The Role of FDA in the BCI Journey

The Role of FDA in the BCI Journey

The Role of FDA in the BCI Journey

July 8, 2024

The recent launch of the Implantable Brain Computer Interface Collaborative Community (iBCI-CC) marks an important landmark in the growth of the industry. Five major US Brain Computer Interface (BCI) companies have joined ALS and spinal cord injury patient advocacy groups, leading academic ethicists and researchers, and, most importantly, regulators from the Food and Drug Administration and Commerce Department. The spirit at these meetings is energized and collaborative, infused with a sense of common purpose. The field was not always this way.

Implantable BCI Collaborative Community

The Role of FDA in the BCI Journey

The first demonstrations of computer control by a person using an implanted brain computer interface occurred in the early 2000’s - a challenging time for innovative device companies developing implantable BCI technology due to the nascent regulatory pathway and lack of predicate technologies. In 2010, Josh Makower, MD of Stanford Medicine, and several colleagues in the academic and the private sector wrote an influential report entitled “FDA Impact on U.S. Medical Technology Innovation.” After analyzing survey results from the over 200 medical device companies polled, they concluded: “Unpredictable, inefficient, and expensive regulatory processes are jeopardizing America’s leadership position in medtech innovation.”

The FDA was listening. The first initiative by the FDA to remedy this was implementation of the EFS (Early Feasibility Study) Program, to help provide US patients first access to novel technologies and deter manufacturers from conducting trials outside of the United States, where the clinical trial requirements were less stringent. This program enabled the initiation of clinical trials with the intent to mitigate any potential safety risk or uncertainties associated with novel technologies.

Over the next decade, the Agency created a new Breakthrough Device Program to propel innovative devices within the existing regulatory process with the goal of helping patients have more timely access to medical devices. More recently the FDA created the TAP Program, in which the FDA further accelerates  collaboration with companies, therefore promoting even faster approval of such devices.

In addition to this momentum pertaining to innovative medical devices in general, the FDA proactively released a specific BCI guidance document in 2021 for implantable BCI devices in response to the development efforts and clinical progress, in which the Agency acknowledged:

“The field of implanted BCI devices is progressing rapidly from fundamental neuroscience discoveries to translational applications and market access. Implanted BCI devices have the potential to bring benefit to people with severe disabilities by increasing their ability to interact with their environment, and consequently, providing new independence in daily life.”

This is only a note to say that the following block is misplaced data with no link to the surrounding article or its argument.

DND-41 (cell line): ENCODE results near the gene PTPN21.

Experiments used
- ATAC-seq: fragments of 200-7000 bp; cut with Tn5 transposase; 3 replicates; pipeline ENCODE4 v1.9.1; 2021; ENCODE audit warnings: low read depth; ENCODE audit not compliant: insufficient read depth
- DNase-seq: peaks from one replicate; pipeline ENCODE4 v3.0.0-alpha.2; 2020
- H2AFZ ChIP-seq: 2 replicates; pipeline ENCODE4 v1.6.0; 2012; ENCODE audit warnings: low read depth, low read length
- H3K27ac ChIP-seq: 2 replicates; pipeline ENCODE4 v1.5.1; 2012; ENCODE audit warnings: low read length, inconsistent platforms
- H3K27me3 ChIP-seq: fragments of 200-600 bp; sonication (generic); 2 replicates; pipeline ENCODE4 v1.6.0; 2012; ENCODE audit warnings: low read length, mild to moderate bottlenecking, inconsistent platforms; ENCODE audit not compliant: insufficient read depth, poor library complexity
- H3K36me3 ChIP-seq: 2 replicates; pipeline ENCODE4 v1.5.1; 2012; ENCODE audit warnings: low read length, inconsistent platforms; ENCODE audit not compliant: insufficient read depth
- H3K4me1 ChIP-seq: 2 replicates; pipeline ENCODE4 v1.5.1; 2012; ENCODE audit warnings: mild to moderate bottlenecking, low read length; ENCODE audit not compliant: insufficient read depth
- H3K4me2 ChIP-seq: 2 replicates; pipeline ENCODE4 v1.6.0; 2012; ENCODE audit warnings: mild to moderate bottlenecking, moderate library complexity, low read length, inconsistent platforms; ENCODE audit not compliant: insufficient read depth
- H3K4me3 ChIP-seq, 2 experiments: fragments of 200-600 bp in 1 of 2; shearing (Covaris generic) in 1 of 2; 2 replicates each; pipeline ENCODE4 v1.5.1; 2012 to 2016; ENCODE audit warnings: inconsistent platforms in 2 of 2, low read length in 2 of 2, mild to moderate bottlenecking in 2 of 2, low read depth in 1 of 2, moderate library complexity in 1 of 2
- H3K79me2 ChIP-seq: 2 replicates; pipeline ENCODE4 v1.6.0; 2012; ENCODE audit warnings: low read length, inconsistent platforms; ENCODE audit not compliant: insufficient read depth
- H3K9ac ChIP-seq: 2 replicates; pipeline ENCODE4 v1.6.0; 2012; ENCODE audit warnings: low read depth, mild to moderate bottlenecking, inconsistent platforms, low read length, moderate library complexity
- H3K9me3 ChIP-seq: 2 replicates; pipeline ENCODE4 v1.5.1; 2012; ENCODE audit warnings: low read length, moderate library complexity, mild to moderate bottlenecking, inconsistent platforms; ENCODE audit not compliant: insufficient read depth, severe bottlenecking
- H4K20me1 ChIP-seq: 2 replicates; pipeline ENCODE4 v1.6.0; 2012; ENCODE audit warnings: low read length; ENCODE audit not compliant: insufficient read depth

Although the FDA’s engagement has bolstered the progress of the BCI industry, something equally important has occurred. Scientists and engineers with experience in BCI technology have begun to hear their calling in the regulatory sciences.

“Many of us in the scientific community felt that the place where we could best effect bringing therapies to patients would be in the field of regulatory science” said Devjani Saha, PhD, Director, Neurology Regulatory Affairs at MCRA.

As a result of these policy changes and an influx of passionate young scientists, the FDA is not the same FDA agency it was two decades ago. Many within the FDA Office of Neurological and Physical Medicine Devices have backgrounds in BCI. David McMullen, MD, Director, Office of Neurological and Physical Medicine Devices (OHT5, CDRH, FDA), is a neurosurgeon with experience both as a BCI researcher and as a proponent of BCI research during his tenure at the National Institute of Health. In a recent Medtech Insight article, he described the TAP Program as “almost breakthrough on steroids. It provides even more frequent interaction with the FDA, but also brings in all the other stakeholders in the ecosystem, because we understand that just because you get an FDA stamp of approval unfortunately doesn’t mean patients can have access the next day.”

There is a lot of work still ahead for the BCI community. While Synchron is exiting a successful early feasibility study and now launching a pivotal trial, another better known member, Elon Musk’s Neuralink, recently reported a mechanical failure of its device in its first patient. The community and industry at large will need to navigate many more failures and successes as the industry sees a massive influx of venture capital and a growing number of clinical trials, but investors are hopeful.

“This BCI industry has gone from 0-60 in the last few years” says Paradromics investor and Board Member, Amy Kruse, “and now that the FDA is signaling its willingness to lean in and accelerate innovation, investment in the space will only heat up.”

Ultimately, greater regulatory clarity, increased collaboration, and additional investment will mean better patient outcomes, sooner. 

Learn more about the iBCI Collaborative Community in iBCI-CC: Empowering Through Collaboration.